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Tips, tops and the odds: Can you spot a swindle from afar?

Late last month the Commodity Trading Futures Commission, the US’ main derivatives regulator, decided not to allow exchange traded bets on American political parties. They said: ‘the contracts involve gaming and activity that is unlawful under state law and are contrary to the public interest’. Within 48 hours of this statement I read that zero-day options on the S&P 500 index now account for half of all options traded on this index. Zeroes are options that expire within 24 hours; they have caused a concomitant volume drop in options maturing between a week and 2 months.

Please don’t tell me that these are being used for hedging purposes; this is out and out gambling. Deutsche Börse has just introduced zeroes on the Stoxx 50 European equities index, no doubt hoping to capitalise on their potential popularity with the day-trading community. Because this type of option has negligible duration, implied volatility is high and should attract market-makers. As a Brit I’m quite used to the idea of placing a bet on a horse race or on a football result – even while the match is in play. This has been the case in backgammon, where the pay-out can be doubled at intervals, as the game progresses. But these are clearly games and just a bit of fun. Not investments.

It started me thinking about which other instruments tread a fine line between punting, trading and investing. This will vary depending on the starting point. So a foreign exchange market-maker has deep pockets and makes a living from the bid/offer spread. A small-time speculator may use the FX market to bet on the outcome of an imminent data release or election.

Fractal ownership (including non-fungible tokens), in my view, is a variation on leverage. Spread betting and contracts for difference also involve leverage, but the ownership part of the bargain can (hopefully) be offset quickly. For decades banks have been keen on interest rate swaps, precisely for the same reasons. Leasing involves no real ownership, just the cost of carry, as do equity release mortgages.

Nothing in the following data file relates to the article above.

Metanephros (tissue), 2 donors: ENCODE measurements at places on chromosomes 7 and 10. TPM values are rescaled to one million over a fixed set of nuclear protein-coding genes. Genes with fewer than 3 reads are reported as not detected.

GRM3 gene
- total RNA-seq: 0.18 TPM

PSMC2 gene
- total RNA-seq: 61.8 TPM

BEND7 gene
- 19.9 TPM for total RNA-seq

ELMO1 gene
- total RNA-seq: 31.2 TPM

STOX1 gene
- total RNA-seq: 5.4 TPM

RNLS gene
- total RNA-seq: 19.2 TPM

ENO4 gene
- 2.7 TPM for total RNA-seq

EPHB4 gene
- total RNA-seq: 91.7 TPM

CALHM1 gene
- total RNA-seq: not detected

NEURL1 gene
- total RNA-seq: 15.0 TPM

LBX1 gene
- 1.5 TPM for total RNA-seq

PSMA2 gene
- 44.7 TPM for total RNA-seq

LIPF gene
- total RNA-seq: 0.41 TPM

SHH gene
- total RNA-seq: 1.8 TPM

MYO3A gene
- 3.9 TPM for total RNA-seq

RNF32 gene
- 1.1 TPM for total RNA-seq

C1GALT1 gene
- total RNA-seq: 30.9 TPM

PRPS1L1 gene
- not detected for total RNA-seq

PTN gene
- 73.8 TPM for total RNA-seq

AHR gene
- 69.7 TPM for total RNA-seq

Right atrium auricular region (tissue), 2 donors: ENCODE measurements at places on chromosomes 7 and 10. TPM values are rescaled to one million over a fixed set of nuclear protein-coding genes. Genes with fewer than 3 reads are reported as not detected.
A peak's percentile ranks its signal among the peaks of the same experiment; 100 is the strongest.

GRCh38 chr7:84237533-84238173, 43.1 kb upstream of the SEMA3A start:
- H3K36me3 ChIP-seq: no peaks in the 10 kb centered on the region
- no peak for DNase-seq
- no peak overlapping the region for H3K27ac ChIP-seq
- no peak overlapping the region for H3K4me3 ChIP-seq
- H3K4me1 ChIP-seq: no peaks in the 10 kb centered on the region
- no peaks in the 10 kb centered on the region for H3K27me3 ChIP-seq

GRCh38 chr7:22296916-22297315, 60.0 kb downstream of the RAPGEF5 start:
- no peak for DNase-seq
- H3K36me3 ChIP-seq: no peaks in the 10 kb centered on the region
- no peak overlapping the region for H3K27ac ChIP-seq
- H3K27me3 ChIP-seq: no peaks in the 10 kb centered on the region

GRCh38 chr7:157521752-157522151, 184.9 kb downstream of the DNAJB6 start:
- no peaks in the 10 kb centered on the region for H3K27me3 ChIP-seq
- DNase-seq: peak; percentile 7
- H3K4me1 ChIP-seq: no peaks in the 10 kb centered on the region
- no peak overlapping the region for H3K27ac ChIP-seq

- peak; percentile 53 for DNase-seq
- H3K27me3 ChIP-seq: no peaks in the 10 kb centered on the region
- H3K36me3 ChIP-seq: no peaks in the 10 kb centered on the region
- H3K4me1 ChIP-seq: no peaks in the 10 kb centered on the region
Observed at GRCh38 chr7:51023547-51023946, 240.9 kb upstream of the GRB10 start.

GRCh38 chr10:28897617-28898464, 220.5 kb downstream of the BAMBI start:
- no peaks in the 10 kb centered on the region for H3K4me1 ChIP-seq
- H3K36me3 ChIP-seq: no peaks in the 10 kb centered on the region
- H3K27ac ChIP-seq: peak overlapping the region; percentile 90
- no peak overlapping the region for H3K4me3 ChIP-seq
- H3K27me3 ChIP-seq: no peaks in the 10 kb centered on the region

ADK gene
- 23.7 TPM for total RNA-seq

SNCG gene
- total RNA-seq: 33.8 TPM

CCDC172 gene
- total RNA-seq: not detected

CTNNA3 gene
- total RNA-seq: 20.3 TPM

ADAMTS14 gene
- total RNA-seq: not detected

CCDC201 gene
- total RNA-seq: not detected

Then there are far more nefarious schemes which often aim to cover up money laundering and sanctions busting. These are in use today.

Posted in Finance, Markets, STA news, Technical Analysis, Technical Analysis Courses, Trading, Trending
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The views and opinions expressed on the STA’s blog do not necessarily represent those of the Society of Technical Analysts (the “STA”), or of any officer, director or member of the STA. The STA makes no representations as to the accuracy, completeness, or reliability of any information on the blog or found by following any link on blog, and none of the STA, STA Administrative Services or any current or past executive board members are liable for any errors, omissions, or delays in this information or any losses, injuries, or damages arising from its display or use. None of the information on the STA’s blog constitutes investment advice.

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